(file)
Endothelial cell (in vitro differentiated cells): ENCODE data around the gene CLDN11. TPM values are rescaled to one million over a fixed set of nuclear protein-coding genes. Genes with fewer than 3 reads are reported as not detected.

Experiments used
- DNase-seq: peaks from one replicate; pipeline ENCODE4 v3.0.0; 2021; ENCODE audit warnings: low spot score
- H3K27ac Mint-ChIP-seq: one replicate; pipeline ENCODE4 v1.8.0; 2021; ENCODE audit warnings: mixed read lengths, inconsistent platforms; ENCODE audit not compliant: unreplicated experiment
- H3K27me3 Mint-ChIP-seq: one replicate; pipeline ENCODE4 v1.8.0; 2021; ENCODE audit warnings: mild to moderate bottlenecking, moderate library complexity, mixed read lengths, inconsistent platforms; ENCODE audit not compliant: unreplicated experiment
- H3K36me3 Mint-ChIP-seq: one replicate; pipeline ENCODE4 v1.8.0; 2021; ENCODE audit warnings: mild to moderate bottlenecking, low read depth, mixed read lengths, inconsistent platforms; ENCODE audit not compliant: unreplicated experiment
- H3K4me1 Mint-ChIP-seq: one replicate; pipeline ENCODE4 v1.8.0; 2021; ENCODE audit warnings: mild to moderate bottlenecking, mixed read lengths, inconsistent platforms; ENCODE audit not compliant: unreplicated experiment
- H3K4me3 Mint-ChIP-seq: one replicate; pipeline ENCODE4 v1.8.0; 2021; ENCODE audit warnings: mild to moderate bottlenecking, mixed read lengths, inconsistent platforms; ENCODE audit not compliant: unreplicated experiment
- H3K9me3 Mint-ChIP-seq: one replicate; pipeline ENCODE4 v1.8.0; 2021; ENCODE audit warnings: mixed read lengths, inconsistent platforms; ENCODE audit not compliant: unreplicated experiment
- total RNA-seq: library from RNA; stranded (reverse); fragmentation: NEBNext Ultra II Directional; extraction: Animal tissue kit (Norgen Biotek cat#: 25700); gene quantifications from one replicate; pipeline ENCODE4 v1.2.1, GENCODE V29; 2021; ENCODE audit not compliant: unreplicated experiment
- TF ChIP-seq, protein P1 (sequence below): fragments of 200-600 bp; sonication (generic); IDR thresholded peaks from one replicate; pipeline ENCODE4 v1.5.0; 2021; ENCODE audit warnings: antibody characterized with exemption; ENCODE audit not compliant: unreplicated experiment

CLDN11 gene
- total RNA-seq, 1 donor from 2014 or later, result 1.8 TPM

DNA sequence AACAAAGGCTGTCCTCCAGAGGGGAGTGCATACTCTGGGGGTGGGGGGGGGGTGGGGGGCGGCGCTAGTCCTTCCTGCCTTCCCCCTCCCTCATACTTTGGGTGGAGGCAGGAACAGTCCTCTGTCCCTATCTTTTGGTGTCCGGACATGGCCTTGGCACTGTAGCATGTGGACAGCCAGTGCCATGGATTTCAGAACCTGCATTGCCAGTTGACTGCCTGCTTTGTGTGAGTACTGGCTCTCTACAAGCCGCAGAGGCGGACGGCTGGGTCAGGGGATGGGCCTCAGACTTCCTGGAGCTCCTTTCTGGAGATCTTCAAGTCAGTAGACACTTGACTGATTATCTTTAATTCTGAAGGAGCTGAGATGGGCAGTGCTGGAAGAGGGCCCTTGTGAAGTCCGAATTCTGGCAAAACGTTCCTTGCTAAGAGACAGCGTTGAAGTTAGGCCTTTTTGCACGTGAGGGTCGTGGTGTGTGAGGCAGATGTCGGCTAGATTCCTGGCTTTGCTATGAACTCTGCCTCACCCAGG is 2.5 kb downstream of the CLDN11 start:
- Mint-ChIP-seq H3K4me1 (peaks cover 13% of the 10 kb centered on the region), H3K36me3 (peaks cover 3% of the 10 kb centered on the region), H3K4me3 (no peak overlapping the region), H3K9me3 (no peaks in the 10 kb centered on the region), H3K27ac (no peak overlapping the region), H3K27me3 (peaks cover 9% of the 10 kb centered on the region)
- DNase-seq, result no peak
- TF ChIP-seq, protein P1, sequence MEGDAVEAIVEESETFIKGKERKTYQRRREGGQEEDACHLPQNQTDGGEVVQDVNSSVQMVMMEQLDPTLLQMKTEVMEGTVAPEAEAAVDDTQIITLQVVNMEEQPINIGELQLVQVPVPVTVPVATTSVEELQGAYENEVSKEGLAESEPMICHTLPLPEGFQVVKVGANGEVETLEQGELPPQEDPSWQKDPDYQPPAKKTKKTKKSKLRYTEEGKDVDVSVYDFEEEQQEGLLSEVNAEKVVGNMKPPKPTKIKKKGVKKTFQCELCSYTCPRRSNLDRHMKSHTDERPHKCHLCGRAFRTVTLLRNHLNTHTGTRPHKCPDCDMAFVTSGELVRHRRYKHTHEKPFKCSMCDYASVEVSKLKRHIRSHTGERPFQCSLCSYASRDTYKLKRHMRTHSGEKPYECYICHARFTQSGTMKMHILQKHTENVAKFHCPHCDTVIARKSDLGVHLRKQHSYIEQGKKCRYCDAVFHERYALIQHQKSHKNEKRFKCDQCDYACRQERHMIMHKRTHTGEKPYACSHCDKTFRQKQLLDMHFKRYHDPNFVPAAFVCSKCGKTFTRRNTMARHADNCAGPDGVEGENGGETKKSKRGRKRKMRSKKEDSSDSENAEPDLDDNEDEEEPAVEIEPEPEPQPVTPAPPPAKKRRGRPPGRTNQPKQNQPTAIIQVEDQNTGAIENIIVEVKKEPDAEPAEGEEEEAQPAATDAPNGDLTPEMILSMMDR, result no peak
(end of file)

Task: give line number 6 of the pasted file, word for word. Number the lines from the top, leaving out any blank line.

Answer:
- H3K36me3 Mint-ChIP-seq: one replicate; pipeline ENCODE4 v1.8.0; 2021; ENCODE audit warnings: mild to moderate bottlenecking, low read depth, mixed read lengths, inconsistent platforms; ENCODE audit not compliant: unreplicated experiment